Peers welcome Chargers coach Jim Harbaugh back to NFL

INDIANAPOLIS -- There was no sign of Chargers head coach Jim Harbaugh in and around Lucas Oil Stadium as the 2024 NFL Scouting Combine kicked off Tuesday, but the welcome committee was ready to celebr

Peers welcome Chargers coach Jim Harbaugh back to NFL

INDIANAPOLIS — There was no sign of Chargers head coach Jim Harbaugh in and around Lucas Oil Stadium as the 2024 NFL Scouting Combine kicked off Tuesday, but the welcome committee was ready to celebrate his return.

“He’s gonna do great,” Ravens head coach John Harbaugh said Tuesday at a podium session his brother declined. “We’ve been together the last couple days. He’s fired up, enthusiastic, talking to players, he knows a lot of these guys. It’s been fun.”

Jim Harbaugh is operating in a dual capacity in a sense this week with a record 18 prospects representing national champion Michigan at the combine. Harbaugh left Ann Arbor in January to become head coach of the Chargers, marking his return to the NFL.

As a housewarming gift of sorts, the Ravens didn’t block personnel director Joe Horitz from interviewing with the Chargers, clearing the way for Horitz to leave one Harbaugh for another.

“I don’t know how you can be in a room with Jim and feel rubbed the wrong way. He cares, he’s a great person and he’s competitive. He wants to win ball games,” Horitz said Tuesday. “It’s all about getting better and being the best. I don’t know. I love him. It’s been a blast. I’m talking about the enthusiasm that he has brought to the building. Every day, I come in in the morning, coming into his office, you feel his energy. Our players feel it, our coaching staff feels it. When he walks into the draft room when we’re in meetings, the scouts feel it. It’s exciting, it certainly is.”

Horitz and the rest of the NFL are chasing AFC West bully Kansas City. But for now, Horitz has his hands full balancing the books in Los Angeles.

Individual cap hits of more than $20 million create uncertainty around pass rushers Joey Bosa and Khalil Mack and wide receiver Keenan Allen. Running back Austin Ekeler is a free agent and wide receiver Mike Williams could be a candidate for a renegotiated deal or be moved.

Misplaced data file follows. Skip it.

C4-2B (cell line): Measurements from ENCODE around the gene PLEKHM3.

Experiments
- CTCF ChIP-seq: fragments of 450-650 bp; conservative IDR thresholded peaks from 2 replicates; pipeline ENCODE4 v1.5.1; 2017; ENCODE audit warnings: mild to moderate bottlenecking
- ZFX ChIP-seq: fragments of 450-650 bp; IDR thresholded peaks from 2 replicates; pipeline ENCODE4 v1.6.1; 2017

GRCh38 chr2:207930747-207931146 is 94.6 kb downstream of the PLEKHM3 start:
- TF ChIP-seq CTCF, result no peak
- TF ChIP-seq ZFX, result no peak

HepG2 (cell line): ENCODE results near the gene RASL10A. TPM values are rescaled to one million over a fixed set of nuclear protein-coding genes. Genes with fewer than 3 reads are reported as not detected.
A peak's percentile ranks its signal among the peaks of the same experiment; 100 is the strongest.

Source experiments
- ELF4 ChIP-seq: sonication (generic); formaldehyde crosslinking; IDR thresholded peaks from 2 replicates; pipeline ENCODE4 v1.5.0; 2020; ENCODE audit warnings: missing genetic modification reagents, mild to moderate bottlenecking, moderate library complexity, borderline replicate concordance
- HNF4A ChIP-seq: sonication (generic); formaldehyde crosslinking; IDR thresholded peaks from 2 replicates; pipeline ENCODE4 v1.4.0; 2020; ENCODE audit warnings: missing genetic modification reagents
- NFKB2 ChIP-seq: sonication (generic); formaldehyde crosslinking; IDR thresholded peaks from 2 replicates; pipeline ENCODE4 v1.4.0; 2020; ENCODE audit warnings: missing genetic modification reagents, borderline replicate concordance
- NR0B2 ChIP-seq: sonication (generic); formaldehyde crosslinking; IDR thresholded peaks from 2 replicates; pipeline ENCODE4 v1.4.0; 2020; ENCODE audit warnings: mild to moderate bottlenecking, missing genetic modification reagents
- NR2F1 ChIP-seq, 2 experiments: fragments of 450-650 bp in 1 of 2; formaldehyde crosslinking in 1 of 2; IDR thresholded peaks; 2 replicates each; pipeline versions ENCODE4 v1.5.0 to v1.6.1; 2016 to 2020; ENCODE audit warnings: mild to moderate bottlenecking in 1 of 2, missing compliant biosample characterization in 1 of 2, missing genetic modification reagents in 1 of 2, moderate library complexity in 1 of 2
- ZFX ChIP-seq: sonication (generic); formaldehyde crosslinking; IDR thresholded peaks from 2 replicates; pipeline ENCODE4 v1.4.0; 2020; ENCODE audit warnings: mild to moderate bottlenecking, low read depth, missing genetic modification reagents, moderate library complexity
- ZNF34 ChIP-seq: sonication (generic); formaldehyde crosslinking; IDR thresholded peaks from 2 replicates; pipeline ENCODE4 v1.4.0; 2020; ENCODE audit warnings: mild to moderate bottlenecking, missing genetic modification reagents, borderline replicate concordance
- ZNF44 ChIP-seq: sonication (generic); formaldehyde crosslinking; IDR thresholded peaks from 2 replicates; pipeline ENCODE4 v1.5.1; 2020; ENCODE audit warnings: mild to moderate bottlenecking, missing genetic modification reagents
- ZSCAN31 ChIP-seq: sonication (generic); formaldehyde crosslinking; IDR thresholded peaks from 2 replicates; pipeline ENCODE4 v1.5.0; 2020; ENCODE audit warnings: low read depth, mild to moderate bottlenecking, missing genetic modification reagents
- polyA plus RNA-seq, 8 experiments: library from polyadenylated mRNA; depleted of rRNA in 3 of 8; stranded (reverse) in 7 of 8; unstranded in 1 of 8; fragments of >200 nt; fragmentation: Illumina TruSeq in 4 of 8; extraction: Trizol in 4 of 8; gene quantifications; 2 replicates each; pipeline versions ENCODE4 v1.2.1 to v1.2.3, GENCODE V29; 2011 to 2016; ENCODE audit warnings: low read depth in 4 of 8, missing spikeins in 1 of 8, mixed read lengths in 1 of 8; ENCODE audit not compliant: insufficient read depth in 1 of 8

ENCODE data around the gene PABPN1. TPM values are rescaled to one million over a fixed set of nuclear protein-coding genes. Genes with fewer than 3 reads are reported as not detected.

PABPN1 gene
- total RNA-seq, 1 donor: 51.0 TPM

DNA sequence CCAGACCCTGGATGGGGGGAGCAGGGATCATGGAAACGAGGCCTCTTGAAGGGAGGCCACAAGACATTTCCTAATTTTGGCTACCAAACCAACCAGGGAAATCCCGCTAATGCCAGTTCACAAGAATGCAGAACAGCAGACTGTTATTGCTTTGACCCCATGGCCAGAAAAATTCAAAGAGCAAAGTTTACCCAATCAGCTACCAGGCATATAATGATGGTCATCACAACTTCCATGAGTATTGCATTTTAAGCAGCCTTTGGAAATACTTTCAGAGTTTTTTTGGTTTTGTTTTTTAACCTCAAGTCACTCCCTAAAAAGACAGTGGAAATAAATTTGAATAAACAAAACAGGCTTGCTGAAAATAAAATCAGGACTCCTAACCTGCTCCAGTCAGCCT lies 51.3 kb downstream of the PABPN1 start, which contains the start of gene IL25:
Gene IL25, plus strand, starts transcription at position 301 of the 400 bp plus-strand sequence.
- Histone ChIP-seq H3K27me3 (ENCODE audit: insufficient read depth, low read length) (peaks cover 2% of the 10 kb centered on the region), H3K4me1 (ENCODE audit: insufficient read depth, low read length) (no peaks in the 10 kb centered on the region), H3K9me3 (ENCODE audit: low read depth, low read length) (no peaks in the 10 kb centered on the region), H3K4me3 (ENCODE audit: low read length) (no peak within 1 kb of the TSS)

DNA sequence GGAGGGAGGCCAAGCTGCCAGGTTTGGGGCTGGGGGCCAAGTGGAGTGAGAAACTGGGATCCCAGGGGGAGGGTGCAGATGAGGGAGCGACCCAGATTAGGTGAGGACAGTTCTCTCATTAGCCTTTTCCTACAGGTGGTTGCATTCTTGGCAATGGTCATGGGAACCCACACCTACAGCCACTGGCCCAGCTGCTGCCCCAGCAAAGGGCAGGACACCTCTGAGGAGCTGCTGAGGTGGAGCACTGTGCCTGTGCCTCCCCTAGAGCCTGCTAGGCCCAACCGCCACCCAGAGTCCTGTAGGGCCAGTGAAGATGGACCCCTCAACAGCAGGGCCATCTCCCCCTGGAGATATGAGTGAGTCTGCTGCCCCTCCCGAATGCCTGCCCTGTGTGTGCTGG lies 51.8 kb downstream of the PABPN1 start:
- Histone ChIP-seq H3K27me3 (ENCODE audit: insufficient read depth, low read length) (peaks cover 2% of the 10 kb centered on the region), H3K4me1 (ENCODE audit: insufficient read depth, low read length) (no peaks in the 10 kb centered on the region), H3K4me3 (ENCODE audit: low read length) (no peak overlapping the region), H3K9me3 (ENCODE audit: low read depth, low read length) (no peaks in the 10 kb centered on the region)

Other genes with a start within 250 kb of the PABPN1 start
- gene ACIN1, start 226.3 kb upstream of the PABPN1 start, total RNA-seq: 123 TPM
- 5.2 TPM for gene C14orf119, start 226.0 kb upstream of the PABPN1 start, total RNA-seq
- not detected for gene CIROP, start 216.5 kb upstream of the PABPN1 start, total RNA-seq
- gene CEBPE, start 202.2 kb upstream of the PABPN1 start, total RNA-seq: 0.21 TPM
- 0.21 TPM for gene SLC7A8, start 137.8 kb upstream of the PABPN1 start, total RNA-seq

“Certainly, we’re going to be taking a draft-centric approach. I believe in that,” Horitz said. “But, free agency, June free agency, signings right before August, turning the roster during the season. The roster should never be where you want it. … In terms of the cap, I’m confident we can get there because you have to get there (under the NFL-enforced spending limit). I have no choice but to get under the cap, so I can promise you that we’re going to do that.”

The Chargers have the No. 5 pick in the draft, the highest pick the franchise has had since selecting Oregon quarterback Justin Herbert at No. 6 in 2020.

When Horitz makes the draft selection in April, it will be his first as the primary decision-maker in the personnel department. He’s been in a seat alongside Ravens general manager Eric DeCosta since 1998, when Horitz began a scouting apprenticeship under Ozzie Newsome.

DeCosta will notice the change with Horitz calling the shots for the Bolts.

“Joe is just one of my best friends,” he said Tuesday. “I think Joe started in 1998, and I was an office guy and a young scout and took Joe under my wing, and we did a lot of stuff together. Our kids went to school together; he was my pickleball partner; sat next to me during the draft; helped me over the years, run the meetings and assess talent. Joe has got a great eye for talent. He’ll do an amazing job as an evaluator for the Chargers. He’s got good opinions, he’s a consensus builder. The scouts are going to love him. The coaches are going to love working with him, and he’s going to do a fantastic job.”